Wolfson Research Institute for Health and Wellbeing
The Wolfson Research Institute for Health and Wellbeing, established in 2001, conducts and facilitates interdisciplinary research on health and wellbeing across all three University Faculties. We support a community of over 150 Fellows, 15 Research Centres and 9 Special Interest Groups across almost all of the University's departments and schools.
"The Beginning, Middle and End"
- Understanding a problem.
- Understanding how it manifests itself in the individual and in the community.
- Understanding ways in which we can mediate the problem effecting change via evidenced interventions.
The second way is to target a societal question or problem and collate and gather Durham University research expertise to address the issue from an interdisciplinary approach.
Why elite cyclists should talk to astronauts
It is well known that the bones of astronauts can become weak from being in space. But did you know that elite cyclists can lose a similar amount of bone density during a racing season?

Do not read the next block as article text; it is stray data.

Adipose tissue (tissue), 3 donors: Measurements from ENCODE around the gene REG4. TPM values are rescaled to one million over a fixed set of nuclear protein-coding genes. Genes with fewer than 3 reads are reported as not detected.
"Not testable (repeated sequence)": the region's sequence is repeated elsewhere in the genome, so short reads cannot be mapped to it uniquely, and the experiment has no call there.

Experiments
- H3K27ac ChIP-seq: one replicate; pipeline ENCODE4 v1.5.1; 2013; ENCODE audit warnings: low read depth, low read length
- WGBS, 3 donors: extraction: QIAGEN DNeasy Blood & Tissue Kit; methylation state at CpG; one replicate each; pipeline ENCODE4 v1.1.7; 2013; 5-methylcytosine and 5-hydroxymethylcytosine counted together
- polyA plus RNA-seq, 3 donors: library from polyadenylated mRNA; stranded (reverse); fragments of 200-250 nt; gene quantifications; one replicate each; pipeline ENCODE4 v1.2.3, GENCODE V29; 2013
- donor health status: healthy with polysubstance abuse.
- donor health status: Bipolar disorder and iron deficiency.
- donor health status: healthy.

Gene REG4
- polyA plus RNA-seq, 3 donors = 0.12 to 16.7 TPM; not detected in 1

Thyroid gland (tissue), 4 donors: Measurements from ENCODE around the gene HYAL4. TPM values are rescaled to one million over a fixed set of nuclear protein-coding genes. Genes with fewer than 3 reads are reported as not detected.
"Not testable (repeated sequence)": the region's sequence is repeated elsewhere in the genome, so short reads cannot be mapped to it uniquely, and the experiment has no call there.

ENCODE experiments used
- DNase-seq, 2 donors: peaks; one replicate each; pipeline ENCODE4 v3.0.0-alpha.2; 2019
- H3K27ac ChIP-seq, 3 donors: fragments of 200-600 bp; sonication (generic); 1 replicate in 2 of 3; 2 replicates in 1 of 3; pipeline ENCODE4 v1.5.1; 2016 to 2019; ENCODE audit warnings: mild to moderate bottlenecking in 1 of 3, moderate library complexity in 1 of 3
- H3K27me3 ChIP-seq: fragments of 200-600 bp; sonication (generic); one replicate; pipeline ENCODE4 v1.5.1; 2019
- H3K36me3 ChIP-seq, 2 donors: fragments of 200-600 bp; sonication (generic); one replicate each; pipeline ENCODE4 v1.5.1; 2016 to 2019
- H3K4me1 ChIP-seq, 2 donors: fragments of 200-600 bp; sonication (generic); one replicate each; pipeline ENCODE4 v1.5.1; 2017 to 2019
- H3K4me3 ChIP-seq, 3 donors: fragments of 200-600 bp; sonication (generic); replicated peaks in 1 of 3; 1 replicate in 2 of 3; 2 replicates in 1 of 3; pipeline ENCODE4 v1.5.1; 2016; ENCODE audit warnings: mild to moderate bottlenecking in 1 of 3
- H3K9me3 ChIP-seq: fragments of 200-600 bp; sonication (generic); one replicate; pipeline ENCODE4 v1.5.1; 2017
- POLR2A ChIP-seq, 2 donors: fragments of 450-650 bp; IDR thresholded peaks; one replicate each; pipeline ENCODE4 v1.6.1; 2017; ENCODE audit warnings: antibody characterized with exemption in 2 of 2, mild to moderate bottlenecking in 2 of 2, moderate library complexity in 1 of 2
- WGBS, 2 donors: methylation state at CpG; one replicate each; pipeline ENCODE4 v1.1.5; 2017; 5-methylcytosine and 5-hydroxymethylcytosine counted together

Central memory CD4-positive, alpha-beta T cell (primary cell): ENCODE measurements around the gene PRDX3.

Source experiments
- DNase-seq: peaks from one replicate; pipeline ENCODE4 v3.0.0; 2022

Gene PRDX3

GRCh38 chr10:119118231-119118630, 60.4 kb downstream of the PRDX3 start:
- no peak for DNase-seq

(3 Apr 2019) » More about Why elite cyclists should talk to astronauts
#icanpreventdelirium Conference March 2019
Delirium is a very common, but refractory clinical state, notably present in intensive care and in the growing ageing community. Over 20% of hospital patients and 10% of nursing home residents suffer from this condition which is characterized by fluctuating disturbances in a number of key behavioural features, namely cognition, mood, attention, arousal, and self-awareness. This can be very frightening for patients and their families and results in extended hospital stays, with effects that can be long-lasting after discharge. Dr Paul Chazot, associate Professor in the Department of Biosciences, who has experience delirium first-hand, recently presented new work at the 2019 #icanpreventdelirium conference (over 300 attendees) in County Durham
(14 Mar 2019) » More about #icanpreventdelirium Conference March 2019
Should fish and chips portions be smaller? by Wolfson Fellow Dr Frances Hillier Brown
Research with the general public consistently shows that people don't understand the severity of Parkinson's
North-South divide in chronic pain
England has a North-South ‘pain divide’, with a clear geographical split in the prevalence and intensity of chronic pain and the use of potentially addictive opioid pain killers, shows new research.
The study involving researchers from Durham University is published in the online journal BMJ Open.
(12 Sep 2018) » More about North-South divide in chronic pain